COUP DE GRAS
The tale of the bus station, the tall stranger and the mysterious package
TIJUANA, MEXICO—While ants, grasshoppers and armadillos all have their place in Mexican cuisine, snails have been slow to move from the garden to the plate. So chef Ryan Steyn was taking a risk when he opened Bistrot l’Escargot in Tijuana in 2011. Today, he’s taking another one.
Steyn is at the bus station, awaiting a delivery from Guadalajara: a cooler of high-grade foie gras. He had a hard time finding a local source for the stuff, but thinks it’ll be easier getting people to eat it; after all, his escargot, with a little chipotle thrown in, has been a hit. “You’ve got to give people something their taste buds can understand,” he says.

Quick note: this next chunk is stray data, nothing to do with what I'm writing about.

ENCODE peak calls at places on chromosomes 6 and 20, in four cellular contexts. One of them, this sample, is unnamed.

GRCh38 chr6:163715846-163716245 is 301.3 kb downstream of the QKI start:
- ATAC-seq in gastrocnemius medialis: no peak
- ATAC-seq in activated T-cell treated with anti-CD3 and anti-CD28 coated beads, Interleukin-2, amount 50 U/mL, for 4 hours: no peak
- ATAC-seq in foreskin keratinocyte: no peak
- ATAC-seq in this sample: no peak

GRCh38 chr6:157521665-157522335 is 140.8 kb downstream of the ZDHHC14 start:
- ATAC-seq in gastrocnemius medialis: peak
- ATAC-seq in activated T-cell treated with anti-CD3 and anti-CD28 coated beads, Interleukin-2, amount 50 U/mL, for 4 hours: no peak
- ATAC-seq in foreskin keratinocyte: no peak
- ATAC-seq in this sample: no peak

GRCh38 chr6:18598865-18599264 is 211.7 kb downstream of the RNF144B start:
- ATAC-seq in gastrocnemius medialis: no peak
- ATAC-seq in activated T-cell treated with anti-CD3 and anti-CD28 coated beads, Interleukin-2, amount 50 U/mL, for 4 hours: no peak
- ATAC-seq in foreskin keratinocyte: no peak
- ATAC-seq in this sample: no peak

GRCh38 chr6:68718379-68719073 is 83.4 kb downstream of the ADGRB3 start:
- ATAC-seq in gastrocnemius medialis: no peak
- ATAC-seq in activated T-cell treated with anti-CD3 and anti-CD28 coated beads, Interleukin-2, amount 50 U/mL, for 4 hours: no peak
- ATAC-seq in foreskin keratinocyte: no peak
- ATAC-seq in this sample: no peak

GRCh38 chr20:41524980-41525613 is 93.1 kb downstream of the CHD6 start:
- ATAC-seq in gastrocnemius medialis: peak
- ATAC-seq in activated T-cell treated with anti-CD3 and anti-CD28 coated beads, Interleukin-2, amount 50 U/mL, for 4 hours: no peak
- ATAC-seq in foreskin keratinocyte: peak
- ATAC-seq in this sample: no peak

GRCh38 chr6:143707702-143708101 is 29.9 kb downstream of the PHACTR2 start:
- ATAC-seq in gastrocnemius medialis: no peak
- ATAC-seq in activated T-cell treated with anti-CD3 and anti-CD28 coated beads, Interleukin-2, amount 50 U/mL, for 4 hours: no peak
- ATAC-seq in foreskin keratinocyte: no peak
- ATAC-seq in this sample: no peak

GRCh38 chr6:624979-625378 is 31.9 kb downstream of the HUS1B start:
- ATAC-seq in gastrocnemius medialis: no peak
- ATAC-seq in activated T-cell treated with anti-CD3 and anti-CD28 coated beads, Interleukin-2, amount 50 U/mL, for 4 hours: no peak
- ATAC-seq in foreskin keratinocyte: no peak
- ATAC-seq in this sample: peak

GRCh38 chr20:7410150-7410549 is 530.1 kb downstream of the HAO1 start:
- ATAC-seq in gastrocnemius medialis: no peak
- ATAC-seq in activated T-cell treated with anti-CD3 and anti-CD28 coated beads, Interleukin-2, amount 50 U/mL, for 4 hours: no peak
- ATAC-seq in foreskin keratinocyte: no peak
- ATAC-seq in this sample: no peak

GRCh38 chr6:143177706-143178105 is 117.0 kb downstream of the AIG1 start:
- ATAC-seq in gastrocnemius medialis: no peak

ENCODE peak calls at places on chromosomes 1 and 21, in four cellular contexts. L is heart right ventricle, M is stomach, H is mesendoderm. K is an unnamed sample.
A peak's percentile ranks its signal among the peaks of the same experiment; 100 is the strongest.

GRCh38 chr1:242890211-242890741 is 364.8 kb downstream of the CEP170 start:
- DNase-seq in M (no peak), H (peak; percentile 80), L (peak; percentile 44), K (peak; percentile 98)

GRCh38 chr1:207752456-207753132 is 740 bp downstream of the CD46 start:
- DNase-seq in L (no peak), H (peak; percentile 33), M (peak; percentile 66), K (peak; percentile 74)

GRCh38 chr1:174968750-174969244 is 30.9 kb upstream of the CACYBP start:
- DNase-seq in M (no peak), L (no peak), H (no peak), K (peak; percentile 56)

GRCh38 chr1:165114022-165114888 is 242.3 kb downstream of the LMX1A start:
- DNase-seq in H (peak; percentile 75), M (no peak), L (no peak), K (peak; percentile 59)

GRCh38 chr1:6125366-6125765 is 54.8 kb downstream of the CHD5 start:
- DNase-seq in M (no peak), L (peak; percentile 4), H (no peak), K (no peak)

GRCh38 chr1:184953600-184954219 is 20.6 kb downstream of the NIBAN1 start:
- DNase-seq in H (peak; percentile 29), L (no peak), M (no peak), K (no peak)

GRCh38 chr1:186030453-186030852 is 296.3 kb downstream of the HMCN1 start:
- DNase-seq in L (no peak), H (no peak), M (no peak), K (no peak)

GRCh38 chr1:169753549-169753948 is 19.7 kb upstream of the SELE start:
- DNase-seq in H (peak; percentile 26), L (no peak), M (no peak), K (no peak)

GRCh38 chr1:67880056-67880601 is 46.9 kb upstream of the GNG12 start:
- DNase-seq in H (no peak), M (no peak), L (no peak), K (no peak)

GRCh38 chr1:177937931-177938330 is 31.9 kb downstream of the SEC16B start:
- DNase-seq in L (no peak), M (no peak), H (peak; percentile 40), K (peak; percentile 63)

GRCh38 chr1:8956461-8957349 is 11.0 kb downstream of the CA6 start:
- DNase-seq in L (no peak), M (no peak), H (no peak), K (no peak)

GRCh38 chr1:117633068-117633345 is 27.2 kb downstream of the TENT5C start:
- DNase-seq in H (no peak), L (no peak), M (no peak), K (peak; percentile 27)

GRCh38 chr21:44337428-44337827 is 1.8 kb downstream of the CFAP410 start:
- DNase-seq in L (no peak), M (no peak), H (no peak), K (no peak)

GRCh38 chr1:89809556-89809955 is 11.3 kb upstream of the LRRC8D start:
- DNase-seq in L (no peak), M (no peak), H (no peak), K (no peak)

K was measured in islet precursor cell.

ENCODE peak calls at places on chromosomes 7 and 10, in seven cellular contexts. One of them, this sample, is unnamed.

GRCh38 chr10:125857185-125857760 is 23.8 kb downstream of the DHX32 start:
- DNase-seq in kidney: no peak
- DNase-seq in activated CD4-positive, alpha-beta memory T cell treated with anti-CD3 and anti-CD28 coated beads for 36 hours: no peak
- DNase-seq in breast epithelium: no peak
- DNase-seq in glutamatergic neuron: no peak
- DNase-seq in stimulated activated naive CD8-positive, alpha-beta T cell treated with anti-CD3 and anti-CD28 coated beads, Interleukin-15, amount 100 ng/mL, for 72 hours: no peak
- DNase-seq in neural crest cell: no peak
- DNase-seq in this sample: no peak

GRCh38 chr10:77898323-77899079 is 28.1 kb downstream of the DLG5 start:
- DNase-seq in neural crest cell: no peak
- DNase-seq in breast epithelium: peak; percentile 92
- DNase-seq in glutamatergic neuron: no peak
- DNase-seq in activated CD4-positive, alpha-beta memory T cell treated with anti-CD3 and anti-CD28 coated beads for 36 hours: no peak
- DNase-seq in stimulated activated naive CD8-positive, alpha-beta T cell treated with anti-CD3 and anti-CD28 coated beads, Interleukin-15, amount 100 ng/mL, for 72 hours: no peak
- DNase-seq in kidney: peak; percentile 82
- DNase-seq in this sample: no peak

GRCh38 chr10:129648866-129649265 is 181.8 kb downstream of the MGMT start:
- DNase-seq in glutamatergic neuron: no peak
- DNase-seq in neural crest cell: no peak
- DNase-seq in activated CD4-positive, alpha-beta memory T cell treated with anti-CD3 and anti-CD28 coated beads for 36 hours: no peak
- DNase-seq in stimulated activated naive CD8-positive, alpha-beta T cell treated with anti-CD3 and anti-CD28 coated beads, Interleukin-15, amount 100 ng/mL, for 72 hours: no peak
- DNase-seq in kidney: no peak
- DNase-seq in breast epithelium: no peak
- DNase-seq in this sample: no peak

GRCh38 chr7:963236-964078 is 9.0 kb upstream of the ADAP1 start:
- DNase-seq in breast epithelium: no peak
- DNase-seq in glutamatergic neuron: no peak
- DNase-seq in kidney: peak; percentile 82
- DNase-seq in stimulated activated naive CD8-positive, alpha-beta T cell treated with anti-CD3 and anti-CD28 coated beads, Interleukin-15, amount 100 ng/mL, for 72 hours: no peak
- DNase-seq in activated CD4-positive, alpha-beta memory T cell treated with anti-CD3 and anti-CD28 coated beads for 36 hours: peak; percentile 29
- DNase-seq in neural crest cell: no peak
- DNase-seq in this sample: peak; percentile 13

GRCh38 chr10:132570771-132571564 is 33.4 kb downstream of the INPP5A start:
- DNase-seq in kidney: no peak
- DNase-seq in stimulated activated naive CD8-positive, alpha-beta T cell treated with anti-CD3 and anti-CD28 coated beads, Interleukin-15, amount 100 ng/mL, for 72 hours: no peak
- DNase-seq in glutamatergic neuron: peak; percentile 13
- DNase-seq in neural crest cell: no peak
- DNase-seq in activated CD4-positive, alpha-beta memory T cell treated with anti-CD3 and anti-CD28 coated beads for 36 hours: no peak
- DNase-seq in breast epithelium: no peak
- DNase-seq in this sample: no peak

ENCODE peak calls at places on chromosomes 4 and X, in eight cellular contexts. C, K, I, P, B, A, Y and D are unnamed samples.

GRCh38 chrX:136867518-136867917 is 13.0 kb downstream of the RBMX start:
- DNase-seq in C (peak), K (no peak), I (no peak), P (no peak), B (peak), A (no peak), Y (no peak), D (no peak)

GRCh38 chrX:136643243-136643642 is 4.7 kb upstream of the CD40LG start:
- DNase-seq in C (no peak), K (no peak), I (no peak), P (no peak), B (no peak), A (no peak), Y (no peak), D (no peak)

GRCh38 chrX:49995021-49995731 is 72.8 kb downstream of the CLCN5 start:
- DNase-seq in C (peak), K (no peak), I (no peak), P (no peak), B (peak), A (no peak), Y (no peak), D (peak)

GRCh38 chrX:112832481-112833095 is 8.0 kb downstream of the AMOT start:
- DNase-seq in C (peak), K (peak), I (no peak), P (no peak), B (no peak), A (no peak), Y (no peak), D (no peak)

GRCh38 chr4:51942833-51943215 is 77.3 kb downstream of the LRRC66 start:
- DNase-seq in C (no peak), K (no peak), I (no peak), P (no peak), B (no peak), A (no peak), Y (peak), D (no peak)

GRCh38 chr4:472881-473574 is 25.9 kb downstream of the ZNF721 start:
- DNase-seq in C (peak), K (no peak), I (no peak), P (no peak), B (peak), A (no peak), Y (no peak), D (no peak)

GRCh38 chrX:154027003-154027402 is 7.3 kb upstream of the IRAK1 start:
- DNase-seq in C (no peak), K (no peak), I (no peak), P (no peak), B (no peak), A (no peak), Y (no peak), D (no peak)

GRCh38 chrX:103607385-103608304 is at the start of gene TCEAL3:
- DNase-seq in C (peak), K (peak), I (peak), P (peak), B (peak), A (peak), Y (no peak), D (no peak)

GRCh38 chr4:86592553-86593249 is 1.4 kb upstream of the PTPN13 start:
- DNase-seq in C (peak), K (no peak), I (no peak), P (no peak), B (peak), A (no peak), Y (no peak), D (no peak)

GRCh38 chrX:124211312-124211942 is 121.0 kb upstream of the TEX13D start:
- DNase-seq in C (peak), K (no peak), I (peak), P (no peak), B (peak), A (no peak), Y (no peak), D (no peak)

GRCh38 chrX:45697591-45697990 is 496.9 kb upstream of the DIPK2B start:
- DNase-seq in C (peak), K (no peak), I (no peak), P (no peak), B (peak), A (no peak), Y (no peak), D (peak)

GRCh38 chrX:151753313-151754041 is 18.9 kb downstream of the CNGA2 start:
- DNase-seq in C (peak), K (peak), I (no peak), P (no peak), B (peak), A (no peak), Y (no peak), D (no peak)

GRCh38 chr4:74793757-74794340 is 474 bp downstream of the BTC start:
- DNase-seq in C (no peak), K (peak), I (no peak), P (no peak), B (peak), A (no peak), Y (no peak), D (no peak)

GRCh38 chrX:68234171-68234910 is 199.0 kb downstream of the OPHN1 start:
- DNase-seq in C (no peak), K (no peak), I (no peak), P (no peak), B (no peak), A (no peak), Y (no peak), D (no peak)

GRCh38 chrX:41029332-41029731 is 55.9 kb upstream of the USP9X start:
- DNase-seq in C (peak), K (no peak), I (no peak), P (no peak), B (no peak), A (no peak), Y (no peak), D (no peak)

A more immediate challenge: wresting the cooler away from the bus driver, who is suspicious about its traveling unattended in the luggage compartment of his vehicle. Finally, after a spirited debate, Steyn retrieves his prize and heads back to his bistro, which will have a new item on the menu tonight. — REBEKAH SAGER